I don't pretend to understand what category theory has to say about the foundations of mathematics, but I would rather like to understand. To that end these notes are compiled recording my impressions, such as they are, about the why Category theorists have misgivings about classical set theory as a foundation for mathematics and what (if anything) they would like to offer in its stead.
Many categories are categories of all examples of a particular kind of mathematical structure (or of all models of a particular theory). Such collections are problematic in set theory in the same way as the set of all sets. In consistent set theoretic foundations based on the iterative conception of set they can be proven not to exist. Though there are techniques which can be employed to mitigate these difficulties, the solutions are not entirely satisfactory, and the view that set theory is not a natural context in which to do category theory may persist. For more on this kind of problem, see:[Hatcher82], Chapter 8, Introduction and Section 3. Furthermore, certain kinds of construction which are important in category theory cannot reliably be done in set theory, for similar reasons, see [Hatcher82] Ch.8 Section 4.
Category theorists have contributed to views on how mathematics should be done, with a particular emphasis on abstraction, relative to which more traditional accounts of set theory now appear unsatisfactory. Among the problems are:
For example, the ordered pair constructor is typically defined in set theory by an explicit recipe for the construction of an ordered pair from its constituents. From the more abstract perspective of category theory, pairing would be treated without chosing any specific way of constructing pairs. Pure mathematicians are generally interested in objects as examples of mathematical structures, and think of these only "up to isomorphism", i.e. without regard for any particular representative of a kind of structure. The practice of chosing a specific method of constructing a type of mathematical object in this context appears to be insufficiently abstract.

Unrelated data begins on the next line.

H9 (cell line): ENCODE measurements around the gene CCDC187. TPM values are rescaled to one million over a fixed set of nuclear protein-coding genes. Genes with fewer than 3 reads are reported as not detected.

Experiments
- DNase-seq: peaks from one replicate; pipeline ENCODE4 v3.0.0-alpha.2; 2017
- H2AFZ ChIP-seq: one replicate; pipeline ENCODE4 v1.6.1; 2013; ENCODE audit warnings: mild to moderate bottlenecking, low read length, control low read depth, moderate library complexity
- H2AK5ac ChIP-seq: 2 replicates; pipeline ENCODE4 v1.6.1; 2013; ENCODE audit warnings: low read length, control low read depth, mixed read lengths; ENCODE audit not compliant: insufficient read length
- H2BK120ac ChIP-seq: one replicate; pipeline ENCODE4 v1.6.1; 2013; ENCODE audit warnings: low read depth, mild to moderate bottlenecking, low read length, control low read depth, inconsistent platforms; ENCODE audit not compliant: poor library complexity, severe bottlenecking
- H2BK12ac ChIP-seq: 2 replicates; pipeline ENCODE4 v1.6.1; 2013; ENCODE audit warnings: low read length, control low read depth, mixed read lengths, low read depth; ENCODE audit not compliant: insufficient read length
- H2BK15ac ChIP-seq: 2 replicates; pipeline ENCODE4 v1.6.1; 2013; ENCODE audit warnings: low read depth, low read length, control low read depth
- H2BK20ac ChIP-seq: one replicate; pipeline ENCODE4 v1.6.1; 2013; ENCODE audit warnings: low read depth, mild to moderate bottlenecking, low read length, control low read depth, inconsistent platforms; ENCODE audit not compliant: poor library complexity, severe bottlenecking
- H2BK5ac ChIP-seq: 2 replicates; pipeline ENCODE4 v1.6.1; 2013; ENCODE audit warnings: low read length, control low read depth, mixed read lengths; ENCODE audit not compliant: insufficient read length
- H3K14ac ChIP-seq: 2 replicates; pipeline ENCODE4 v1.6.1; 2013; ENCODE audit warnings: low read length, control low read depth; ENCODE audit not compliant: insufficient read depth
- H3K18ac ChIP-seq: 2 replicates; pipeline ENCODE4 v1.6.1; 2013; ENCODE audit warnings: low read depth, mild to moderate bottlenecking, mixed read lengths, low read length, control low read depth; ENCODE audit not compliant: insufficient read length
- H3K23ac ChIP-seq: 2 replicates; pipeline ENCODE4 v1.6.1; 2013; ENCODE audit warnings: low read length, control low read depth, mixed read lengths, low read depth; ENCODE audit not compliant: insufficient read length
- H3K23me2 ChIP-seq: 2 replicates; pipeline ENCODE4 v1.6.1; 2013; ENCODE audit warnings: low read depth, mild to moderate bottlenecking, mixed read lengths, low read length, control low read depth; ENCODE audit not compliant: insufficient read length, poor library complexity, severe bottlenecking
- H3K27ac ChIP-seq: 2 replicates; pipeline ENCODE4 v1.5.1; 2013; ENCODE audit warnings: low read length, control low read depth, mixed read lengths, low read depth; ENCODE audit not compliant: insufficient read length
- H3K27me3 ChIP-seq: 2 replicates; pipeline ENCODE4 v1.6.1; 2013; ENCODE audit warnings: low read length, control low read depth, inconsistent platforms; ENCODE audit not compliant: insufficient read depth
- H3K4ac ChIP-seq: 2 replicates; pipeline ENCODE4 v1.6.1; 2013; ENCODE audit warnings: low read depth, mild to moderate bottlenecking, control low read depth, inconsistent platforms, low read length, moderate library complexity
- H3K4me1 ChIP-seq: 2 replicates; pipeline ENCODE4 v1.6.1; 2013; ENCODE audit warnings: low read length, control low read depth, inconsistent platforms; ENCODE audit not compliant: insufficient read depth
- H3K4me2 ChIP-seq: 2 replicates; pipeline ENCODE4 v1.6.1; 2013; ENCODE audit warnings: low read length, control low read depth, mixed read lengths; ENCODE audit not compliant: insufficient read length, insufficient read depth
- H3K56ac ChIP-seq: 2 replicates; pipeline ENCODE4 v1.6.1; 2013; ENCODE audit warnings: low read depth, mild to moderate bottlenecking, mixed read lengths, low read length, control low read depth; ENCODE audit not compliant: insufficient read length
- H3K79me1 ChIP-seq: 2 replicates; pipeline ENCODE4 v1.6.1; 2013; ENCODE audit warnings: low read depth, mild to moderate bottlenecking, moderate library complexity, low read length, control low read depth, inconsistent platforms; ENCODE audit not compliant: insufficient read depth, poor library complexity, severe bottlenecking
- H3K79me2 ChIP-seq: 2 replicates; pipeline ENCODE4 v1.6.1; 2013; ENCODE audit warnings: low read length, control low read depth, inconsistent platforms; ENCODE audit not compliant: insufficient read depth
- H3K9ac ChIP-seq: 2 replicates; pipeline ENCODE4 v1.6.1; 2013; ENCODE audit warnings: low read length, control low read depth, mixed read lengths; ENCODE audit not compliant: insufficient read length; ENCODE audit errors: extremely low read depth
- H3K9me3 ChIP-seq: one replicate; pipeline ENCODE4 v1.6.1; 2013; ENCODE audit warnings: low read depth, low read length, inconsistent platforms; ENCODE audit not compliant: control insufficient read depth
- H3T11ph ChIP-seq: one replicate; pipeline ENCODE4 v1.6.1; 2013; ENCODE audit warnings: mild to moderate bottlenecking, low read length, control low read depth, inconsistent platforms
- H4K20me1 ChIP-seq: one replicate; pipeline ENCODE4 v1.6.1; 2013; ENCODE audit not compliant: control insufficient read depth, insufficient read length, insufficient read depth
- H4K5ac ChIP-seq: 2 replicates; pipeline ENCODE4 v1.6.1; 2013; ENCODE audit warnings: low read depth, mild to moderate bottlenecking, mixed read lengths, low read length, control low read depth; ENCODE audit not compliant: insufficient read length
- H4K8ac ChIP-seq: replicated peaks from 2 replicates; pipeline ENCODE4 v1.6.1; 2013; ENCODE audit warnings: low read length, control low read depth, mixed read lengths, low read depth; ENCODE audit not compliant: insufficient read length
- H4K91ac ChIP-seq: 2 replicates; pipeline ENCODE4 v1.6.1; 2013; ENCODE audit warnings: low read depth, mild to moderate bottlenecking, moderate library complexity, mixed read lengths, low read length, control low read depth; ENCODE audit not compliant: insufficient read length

Related to the trend toward abstraction is a preference for understanding the structure of mathematical objects by showing how the structures of different objects are related. This is contrasted with talking about these structures by referring to the constituents from which they are built. Thus category theory prefers to avoid talk about elements, and a category theoretic approach to set theory would emphasise talking about the structure of the category of sets through talk about the morphisms within the structure rather than talk about sets and their elements. As in combinatory logic, variable binding constructs are out, and, one step further, composition takes over from application as the primitive constructor of choice (avoiding mention of the elements to which functions are applied).
First a brief restatement of "the problem", which is to find some alternative to classical set theories which would fix the problems mentioned above and also touched upon in [MacLane71], Chapter I, Foundations and discussed in [Hatcher82], Chapter 8, Introduction and Sections 3 and 4.
This is still pretty much of a muddle to me and I invite comments on this material, especially from anyone who can clarify any of the approaches (preferably by means other than referral to a weighty tome which I may not have the time to read), or identify other approaches, or give links to relevant online materials.
Here I attempt a classification of the approaches of which I am aware to fixing problems in classifications perceived from the standpoint of category theory. Let me emphasise, for those of you to whom this is not obvious, that I don't understand most of this work.
I will discuss this under the following headings:
It is often recognised that some of the problems which category theory has with set theory are due to the restricted forms of set comprehension available. i.e. they are to do with the non-existence of things that you might wish existed (e.g. the category of all groups, the category of categories) which don't exist for exactly the same reasons that the set of all sets doesn't exist.
It is sometimes recognised that not all set theories (among the exceptions are those of Quine) share these constraints, but I've never seen anyone suggest that a non-well founded set theory should be used, or any analysis of how well this works. (another possibility is to use some other kind of non-well-founded foundation system, such as an illative combinatory logic). Presumably when you get the universal set and such goodies you loose something else which is important (e.g. cartesian closure, though I don't know whether that is important).
Even if you don't like this idea, you should bear in mind that insofar as the problem is these ontological weaknesses, tinkering with classical set theory but leaving it well-founded is not going to make much difference.